History of Taylor County, Iowa: from the earliest historic times to 1910 by Frank E. Crosson. Chicago, The S.J. Clarke Publishing Co. 1910
(biographicals transcribed by Linda Kestner: email@example.com)
For more than a half century Lock Campbell has been a resident of Taylor county and during this period has been closely identified with the marvelous growth and development which has been carried on within its borders. A native of Iowa, he has been a life-long resident of this state, and during the period covered by his active business career has been instrumental in the improvement of three different farming properties.
Born in Lee county on the 5th of November, 1847, he is a son of John and Esther (McClain) Campbell, both natives of Ohio, the former of Guernsey county and the latter of Licking county. The father was reared and married in Guernsey county and in 1842 arrived in Iowa, casting in his lot with the pioneer settlers of Lee county. There he purchased a farm of two hundred and forty acres, upon which he made his home until 1855, when he invested in four hundred acres in Benton township, Taylor county, to which he removed and upon which he resided for five years. In 1860 he withdrew from agricultural pursuits and removed to Bedford, where he was engaged in merchandising for five years. He passed away in 1886, in Ringgold county, Iowa, at the age of seventy-six years, while his wife's death occurred in 1857. They were the parents of five children.
To the common schools of Lee county and of Bedford Lock Campbell is indebted for the educational advantages which he enjoyed during the period of his boyhood and youth. He lost his mother when a little lad of ten years and remained under his father's care until he attained his majority, when he started out in business on his own account, engaging in agricultural pursuits in partnership with his brother-in-law. He was thus connected until his marriage, after which he purchased eighty acres in Clayton township and later added eighty acres. Few improvements had been made upon the farm when it came into his possession, but with characteristic energy he set about breaking the soil and converting the land into productive fields. He erected a house and a small barn and continued in the work of cultivating and developing the place until 1884. In that year he purchased the farm upon which he now makes his home, consisting of eighty acres on section 20, Grant township, to the further improvement of which he has since directed his efforts. The only dwelling that stood upon the farm at the time of purchase was a little log house which has since given place to a modern (page 542) frame structure, while Mr. Campbell has also erected substantial barns and outbuildings and has surrounded his fields with good fences. He has a large orchard of apple, peach and cherry trees, which yield rich fruits in their season. In fact everything about the place indicates that he is in touch with the modern spirit of progress which is manifest in agricultural lines, and his farming interests have been so wisely and carefully conducted that he has won substantial success. Aside from his farming interests he also devotes much time to raising and feeding stock, and he is enjoying a most gratifying income from the fact that both branches of his business -- the raising of grain and the raising of stock -- are proving most profitable.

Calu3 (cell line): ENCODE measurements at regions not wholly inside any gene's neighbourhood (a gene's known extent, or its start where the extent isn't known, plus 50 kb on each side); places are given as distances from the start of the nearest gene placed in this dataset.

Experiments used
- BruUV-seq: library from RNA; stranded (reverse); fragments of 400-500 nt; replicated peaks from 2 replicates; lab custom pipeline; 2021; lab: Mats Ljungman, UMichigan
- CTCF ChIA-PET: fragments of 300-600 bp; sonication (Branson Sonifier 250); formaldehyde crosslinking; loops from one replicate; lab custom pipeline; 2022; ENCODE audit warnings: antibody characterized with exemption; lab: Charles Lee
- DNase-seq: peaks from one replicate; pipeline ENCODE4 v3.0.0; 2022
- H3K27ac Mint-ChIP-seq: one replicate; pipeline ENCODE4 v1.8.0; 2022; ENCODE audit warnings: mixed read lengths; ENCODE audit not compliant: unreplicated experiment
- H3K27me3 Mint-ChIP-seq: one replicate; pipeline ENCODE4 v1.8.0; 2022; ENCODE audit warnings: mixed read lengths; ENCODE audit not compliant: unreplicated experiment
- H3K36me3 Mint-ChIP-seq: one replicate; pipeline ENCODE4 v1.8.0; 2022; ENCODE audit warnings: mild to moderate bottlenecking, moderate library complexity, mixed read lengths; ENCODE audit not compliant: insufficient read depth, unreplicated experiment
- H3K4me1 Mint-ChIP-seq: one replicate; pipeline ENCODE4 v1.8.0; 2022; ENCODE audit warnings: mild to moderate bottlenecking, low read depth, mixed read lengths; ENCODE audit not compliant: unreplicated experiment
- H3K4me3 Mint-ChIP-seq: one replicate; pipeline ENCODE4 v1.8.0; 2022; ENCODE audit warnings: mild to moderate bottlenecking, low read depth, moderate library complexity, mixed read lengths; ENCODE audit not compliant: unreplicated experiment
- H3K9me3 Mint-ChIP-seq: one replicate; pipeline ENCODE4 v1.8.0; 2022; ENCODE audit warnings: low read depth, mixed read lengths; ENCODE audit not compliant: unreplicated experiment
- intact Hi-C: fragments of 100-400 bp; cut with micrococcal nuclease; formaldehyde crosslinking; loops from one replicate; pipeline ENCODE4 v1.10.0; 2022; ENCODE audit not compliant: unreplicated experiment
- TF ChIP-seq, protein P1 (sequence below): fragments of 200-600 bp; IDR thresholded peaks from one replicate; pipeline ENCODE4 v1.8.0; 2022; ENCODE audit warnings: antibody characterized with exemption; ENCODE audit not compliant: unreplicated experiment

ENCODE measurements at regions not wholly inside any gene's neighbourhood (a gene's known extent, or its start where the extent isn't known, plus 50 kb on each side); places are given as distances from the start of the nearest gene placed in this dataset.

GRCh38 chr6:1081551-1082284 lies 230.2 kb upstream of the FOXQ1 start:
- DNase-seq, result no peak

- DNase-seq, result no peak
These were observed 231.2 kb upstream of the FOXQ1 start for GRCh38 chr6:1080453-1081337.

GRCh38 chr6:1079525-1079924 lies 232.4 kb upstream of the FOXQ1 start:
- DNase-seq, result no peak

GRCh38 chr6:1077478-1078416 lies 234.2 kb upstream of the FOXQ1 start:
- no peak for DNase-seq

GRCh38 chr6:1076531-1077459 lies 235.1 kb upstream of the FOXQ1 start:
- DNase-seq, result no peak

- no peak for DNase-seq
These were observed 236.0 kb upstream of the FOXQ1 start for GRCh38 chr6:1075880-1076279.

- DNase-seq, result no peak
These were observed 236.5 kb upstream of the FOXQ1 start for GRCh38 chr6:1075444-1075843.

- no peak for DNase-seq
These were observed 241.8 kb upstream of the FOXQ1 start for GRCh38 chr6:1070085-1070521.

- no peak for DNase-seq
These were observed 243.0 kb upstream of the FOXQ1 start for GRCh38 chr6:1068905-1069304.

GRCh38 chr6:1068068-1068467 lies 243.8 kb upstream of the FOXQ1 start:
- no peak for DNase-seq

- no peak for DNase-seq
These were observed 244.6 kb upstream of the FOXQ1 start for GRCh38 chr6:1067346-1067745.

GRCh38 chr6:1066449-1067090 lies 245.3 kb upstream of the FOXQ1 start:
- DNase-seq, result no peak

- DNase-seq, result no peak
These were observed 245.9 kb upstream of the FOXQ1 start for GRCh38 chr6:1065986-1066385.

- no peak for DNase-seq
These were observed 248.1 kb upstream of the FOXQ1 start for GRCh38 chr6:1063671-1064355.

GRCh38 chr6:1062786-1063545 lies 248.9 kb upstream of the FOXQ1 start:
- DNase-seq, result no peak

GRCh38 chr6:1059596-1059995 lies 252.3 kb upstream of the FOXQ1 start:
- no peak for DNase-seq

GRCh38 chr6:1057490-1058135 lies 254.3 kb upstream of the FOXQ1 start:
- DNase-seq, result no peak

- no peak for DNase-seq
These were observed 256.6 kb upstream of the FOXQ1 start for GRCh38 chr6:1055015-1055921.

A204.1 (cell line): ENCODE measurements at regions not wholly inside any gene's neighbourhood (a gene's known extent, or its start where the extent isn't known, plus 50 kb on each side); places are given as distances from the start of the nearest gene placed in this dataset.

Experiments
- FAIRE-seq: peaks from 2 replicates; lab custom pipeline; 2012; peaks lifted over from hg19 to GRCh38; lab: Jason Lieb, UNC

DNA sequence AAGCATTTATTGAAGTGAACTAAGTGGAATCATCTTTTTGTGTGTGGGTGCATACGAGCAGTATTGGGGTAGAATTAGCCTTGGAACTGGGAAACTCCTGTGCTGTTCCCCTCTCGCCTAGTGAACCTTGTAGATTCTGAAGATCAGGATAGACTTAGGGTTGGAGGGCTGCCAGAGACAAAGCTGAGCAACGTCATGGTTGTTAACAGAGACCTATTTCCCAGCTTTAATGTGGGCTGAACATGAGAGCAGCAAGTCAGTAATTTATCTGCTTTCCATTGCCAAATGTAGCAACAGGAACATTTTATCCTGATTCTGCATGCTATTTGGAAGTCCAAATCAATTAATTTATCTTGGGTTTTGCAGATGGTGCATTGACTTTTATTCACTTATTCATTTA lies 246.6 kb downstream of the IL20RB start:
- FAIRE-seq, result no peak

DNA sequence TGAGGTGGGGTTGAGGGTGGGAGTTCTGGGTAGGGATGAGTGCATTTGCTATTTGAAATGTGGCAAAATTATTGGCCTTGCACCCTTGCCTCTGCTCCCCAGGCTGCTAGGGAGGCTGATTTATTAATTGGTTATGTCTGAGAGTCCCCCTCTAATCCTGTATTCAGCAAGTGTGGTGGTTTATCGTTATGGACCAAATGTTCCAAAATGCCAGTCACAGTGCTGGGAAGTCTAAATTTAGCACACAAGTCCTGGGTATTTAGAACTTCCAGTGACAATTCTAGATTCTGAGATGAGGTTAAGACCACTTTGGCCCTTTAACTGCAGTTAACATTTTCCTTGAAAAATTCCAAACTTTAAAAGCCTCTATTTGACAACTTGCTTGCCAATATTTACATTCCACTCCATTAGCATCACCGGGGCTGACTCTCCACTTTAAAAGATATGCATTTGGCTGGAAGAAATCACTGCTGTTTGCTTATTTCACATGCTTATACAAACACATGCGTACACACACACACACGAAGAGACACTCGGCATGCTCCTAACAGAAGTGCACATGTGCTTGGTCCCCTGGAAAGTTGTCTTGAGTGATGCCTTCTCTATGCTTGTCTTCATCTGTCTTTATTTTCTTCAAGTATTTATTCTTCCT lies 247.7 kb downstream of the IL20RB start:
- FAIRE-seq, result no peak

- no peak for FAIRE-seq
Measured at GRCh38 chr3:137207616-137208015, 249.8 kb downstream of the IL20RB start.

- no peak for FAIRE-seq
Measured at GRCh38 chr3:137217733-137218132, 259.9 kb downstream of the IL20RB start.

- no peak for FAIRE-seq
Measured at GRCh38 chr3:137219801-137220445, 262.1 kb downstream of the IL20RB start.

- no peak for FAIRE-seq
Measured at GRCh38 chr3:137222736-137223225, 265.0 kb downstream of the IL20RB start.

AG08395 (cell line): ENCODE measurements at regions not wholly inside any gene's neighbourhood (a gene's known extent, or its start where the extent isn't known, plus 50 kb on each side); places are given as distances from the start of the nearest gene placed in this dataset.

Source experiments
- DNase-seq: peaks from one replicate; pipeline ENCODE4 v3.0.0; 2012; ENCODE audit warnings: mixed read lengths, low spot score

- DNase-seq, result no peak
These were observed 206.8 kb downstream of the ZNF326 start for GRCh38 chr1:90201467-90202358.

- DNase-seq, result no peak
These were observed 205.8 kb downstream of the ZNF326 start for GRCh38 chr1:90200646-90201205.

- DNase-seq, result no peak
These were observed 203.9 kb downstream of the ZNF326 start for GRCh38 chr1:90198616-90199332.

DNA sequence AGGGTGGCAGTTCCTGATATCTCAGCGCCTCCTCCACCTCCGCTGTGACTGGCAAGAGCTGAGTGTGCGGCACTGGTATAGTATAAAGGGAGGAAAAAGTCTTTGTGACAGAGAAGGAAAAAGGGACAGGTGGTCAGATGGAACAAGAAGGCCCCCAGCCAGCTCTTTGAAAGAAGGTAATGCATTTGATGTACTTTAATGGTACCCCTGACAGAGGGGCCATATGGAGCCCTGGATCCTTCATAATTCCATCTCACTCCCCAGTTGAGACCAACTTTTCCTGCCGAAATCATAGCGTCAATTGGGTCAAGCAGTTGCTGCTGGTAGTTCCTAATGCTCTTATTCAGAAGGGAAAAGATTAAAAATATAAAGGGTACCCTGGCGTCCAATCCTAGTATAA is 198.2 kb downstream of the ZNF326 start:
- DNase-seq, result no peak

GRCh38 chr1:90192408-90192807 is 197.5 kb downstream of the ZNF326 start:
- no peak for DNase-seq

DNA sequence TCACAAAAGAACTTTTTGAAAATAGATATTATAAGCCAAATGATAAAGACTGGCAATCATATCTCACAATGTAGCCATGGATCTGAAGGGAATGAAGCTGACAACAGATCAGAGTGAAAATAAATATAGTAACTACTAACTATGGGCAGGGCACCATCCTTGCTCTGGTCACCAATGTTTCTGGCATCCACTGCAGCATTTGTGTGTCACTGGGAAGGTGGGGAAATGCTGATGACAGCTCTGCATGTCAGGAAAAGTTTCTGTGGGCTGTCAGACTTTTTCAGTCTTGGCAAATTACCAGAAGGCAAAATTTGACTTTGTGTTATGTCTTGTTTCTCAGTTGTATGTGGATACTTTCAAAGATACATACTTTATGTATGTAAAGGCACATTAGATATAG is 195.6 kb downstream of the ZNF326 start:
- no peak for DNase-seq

On the 9th of April, 1877, Mr. Campbell was united in marriage to Miss Ethel Wright, a native of Clayton township, Taylor county, where she was reared and married. Unto that union were born two children, namely: Hollis E., the wife of W. L. Ross, of Wayne county, Nebraska; and Harry B., of Hill City, South Dakota. In February, 1884, Mr. Campbell was called upon to mourn the loss of his first wife, and later in the same year, in Conway, Iowa, he was again married, his second union being with Mrs. Clara Robinson. This union has been blessed with one daughter, Clara, the wife of E. Harrigan, who resides with our subject and assists in the operation of the home farm.
Mr. and Mrs. Campbell are members of the Methodist Episcopal church, while fraternally Mr. Campbell is a Master Mason, being identified with the blue lodge of Bedford, of which he has been a member for more than thirty years. He gives his political support to the republican party, having cast his first presidential vote for General U. S. Grant in 1872, since which time he has supported every candidate on that ticket. For more than five decades he has been a resident of Taylor county and during that period has been thoroughly identified with its interests. When he first took up his abode within its borders not a frame house was to be seen in the city of Bedford, which was then a little village of log cabins. In the years covering his residence here he has witnessed the county's growth and progress, nor has he been alone an interested witness for he has aided in the work of development.
D. L. CARTER